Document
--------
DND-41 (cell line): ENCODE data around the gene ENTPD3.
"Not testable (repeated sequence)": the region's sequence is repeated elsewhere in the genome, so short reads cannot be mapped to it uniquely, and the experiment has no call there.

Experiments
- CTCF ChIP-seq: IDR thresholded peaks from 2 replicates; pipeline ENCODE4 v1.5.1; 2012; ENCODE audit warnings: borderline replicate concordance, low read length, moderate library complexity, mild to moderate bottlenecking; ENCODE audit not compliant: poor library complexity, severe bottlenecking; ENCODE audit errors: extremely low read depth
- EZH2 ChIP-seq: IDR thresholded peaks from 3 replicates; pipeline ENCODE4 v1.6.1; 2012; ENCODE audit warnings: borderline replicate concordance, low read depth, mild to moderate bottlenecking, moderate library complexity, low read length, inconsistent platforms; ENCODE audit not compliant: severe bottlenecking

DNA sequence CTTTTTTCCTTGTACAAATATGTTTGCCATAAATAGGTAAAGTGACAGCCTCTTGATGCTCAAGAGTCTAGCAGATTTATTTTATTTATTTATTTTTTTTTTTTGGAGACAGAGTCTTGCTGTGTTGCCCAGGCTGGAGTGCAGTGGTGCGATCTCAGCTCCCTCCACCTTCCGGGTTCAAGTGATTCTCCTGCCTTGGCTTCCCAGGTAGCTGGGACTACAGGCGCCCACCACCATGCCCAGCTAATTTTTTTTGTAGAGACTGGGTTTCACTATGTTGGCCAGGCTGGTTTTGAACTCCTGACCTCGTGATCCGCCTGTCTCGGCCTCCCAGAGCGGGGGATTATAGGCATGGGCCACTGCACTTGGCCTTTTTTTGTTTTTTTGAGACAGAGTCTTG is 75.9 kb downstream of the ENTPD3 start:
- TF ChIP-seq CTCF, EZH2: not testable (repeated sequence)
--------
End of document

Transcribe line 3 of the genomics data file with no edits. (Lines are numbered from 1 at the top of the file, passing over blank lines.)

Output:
Experiments